The Securities and Exchange Commission (SEC) has fined JPMorgan Securities $125 million for “widespread failures” by company employees who didn’t meet the agency’s standards for keeping records on written communications.
JPMorgan admitted that for nearly three years – between January 2018, through November 2020, and possibly longer – both managers and employees used personal devices to send text messages, WhatsApp messages, and emails about sensitive company business.
Another regulator, the Commodity Futures Trading Commission, tacked on an additional $75 million fine.
SEC says companies must keep proper records
When the SEC was created in the aftermath of the Wall Street Crash of 1929, it established recordkeeping and books-and-records obligations. Since companies have largely adopted digital methods of keeping records, the SEC says it’s even more important that registrants ensure that their communications are still buttoned up.
“Unfortunately, in the past we’ve seen violations in the financial markets that were committed using unofficial communications channels, such as the foreign exchange scandal of 2013,” SEC Chair Gary Gensler said in the announcement.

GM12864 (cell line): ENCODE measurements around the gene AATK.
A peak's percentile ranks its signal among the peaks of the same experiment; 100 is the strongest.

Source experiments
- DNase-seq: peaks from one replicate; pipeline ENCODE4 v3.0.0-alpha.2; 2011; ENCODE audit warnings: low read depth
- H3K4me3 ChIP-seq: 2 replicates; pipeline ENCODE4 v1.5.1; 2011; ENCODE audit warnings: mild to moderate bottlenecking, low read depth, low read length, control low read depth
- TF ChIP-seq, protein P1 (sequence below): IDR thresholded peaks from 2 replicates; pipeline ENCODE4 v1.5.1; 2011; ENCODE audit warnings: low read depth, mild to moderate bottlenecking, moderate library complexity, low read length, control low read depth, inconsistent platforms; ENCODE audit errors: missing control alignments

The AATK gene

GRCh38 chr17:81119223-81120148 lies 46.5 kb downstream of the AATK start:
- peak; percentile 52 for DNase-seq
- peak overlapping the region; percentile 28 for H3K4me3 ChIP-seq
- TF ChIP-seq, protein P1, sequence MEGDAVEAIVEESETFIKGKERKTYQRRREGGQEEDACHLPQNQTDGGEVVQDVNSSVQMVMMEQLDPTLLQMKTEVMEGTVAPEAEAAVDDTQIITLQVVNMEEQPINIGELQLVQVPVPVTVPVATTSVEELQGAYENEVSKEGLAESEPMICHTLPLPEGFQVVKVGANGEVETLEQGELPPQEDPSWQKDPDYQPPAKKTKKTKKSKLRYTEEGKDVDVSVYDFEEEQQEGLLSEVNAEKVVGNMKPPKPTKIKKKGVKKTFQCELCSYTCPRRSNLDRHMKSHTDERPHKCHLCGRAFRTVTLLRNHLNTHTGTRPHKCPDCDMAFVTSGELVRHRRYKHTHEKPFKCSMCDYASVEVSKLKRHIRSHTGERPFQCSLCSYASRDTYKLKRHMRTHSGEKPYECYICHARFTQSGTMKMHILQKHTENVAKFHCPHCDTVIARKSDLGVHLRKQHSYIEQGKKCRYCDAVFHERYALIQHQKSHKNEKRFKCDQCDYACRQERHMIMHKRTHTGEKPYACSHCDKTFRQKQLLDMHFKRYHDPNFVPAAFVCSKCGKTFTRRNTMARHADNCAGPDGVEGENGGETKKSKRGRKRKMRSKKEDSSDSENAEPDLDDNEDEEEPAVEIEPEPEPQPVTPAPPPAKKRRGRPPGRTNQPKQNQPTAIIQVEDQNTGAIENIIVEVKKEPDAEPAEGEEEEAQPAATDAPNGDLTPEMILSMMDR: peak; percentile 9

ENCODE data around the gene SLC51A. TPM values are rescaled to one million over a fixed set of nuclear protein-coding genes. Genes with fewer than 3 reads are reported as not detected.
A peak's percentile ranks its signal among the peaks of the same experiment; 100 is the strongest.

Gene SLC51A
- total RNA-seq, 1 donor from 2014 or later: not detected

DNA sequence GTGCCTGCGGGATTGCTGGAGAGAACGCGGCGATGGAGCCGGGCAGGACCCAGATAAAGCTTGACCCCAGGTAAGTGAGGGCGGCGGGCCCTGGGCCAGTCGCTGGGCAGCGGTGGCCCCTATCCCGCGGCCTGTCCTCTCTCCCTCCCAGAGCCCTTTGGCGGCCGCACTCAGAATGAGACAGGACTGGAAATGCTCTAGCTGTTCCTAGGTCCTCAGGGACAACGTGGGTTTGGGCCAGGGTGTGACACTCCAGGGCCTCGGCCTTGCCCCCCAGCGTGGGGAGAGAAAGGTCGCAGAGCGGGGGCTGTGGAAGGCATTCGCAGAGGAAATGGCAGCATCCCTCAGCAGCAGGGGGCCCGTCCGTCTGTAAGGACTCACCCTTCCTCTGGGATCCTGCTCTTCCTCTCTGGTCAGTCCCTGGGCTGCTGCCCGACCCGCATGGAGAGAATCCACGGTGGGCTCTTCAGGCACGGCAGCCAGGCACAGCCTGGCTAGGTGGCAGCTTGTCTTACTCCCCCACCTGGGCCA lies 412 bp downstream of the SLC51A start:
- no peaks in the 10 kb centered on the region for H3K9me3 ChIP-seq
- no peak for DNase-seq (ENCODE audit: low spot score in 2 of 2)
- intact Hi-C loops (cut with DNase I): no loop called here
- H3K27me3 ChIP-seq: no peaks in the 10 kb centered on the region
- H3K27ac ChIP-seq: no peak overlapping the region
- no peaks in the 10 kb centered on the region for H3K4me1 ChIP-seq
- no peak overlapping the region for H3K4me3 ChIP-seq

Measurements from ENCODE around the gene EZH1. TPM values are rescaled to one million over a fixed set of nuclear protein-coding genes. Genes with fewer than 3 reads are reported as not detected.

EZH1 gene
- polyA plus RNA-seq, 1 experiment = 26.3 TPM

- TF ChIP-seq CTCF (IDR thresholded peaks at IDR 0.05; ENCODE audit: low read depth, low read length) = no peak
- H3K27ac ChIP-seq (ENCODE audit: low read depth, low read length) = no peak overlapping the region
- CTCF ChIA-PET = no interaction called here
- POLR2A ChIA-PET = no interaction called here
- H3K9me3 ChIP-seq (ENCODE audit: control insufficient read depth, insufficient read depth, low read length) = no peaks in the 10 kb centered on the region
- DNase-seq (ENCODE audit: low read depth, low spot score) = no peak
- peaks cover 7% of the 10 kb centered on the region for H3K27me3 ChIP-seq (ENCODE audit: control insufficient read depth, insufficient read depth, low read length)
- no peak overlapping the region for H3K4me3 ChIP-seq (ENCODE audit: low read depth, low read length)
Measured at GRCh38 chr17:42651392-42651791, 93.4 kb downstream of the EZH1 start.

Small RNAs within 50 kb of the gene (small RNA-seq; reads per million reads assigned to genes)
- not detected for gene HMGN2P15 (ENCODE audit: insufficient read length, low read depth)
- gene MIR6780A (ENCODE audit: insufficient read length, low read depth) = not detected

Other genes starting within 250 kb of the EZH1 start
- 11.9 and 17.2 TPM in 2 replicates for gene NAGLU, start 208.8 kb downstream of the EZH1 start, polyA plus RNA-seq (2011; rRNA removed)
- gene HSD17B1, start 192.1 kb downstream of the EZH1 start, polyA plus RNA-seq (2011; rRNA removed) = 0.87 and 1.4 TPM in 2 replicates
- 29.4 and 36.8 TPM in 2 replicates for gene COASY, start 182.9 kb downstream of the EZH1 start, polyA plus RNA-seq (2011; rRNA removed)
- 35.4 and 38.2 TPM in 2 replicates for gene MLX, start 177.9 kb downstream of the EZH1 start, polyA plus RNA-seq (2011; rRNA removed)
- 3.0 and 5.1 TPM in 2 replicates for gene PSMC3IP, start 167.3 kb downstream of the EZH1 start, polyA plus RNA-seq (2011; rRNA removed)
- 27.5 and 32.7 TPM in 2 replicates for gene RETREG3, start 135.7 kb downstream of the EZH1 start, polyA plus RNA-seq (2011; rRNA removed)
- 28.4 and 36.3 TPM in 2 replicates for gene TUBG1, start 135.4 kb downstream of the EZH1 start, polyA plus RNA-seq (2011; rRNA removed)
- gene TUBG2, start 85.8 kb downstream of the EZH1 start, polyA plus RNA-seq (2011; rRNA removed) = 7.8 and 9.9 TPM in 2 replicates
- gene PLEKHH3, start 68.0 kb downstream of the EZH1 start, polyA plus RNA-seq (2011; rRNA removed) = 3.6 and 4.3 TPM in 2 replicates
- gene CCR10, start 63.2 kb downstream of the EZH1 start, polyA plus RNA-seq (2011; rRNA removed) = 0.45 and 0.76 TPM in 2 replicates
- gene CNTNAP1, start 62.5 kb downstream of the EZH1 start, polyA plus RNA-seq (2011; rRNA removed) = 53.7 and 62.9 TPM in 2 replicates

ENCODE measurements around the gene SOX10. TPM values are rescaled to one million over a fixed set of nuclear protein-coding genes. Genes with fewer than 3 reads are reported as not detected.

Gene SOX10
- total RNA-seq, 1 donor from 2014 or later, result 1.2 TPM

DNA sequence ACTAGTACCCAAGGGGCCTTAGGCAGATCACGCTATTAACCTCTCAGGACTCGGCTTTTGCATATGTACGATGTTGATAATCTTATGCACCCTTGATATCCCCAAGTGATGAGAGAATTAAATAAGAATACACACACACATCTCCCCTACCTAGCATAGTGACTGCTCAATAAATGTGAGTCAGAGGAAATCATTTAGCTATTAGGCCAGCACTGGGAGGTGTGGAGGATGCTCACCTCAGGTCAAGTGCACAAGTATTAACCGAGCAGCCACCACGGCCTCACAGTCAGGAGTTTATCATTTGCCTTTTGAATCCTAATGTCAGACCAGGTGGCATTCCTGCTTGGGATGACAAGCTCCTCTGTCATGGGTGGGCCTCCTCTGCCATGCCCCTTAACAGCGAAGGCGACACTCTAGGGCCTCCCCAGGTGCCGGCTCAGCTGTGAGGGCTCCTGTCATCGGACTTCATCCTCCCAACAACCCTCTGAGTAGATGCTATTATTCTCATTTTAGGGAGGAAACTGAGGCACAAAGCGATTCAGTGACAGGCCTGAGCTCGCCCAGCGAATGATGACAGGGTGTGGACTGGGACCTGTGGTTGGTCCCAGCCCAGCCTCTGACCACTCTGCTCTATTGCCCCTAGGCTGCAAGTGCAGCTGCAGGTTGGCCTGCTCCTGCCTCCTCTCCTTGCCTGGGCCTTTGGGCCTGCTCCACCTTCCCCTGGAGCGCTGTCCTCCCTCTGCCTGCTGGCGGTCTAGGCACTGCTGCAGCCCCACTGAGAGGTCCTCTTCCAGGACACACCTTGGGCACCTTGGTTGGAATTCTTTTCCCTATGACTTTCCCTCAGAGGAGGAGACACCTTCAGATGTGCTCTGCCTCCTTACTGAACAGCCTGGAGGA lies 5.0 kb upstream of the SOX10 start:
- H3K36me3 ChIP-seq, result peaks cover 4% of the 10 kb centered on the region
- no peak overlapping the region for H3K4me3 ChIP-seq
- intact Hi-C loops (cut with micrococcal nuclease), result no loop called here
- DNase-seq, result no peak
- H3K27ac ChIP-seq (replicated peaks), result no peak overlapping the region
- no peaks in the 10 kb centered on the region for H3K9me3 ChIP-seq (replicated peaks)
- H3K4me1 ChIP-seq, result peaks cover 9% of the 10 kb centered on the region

“Books-and-records obligations help the SEC conduct its important examinations and enforcement work. They build trust in our system. Ultimately, everybody should play by the same rules, and today’s charges signal that we will continue to hold market participants accountable for violating our time-tested recordkeeping requirements.”
Other companies put on notice
Gurbir S. Grewal, Director of the SEC’s Division of Enforcement, sent out a warning shot to other securities firms that may have also become lax in their recordkeeping.
“Recordkeeping requirements are core to the Commission’s enforcement and examination programs and when firms fail to comply with them, as JPMorgan did, they directly undermine our ability to protect investors and preserve market integrity,” he said.
“We encourage registrants to not only scrutinize their document preservation processes and self-report failures such as those outlined in today’s action before we identify them, but to also consider the types of policies and procedures JPMorgan implemented to redress its failures in this case.”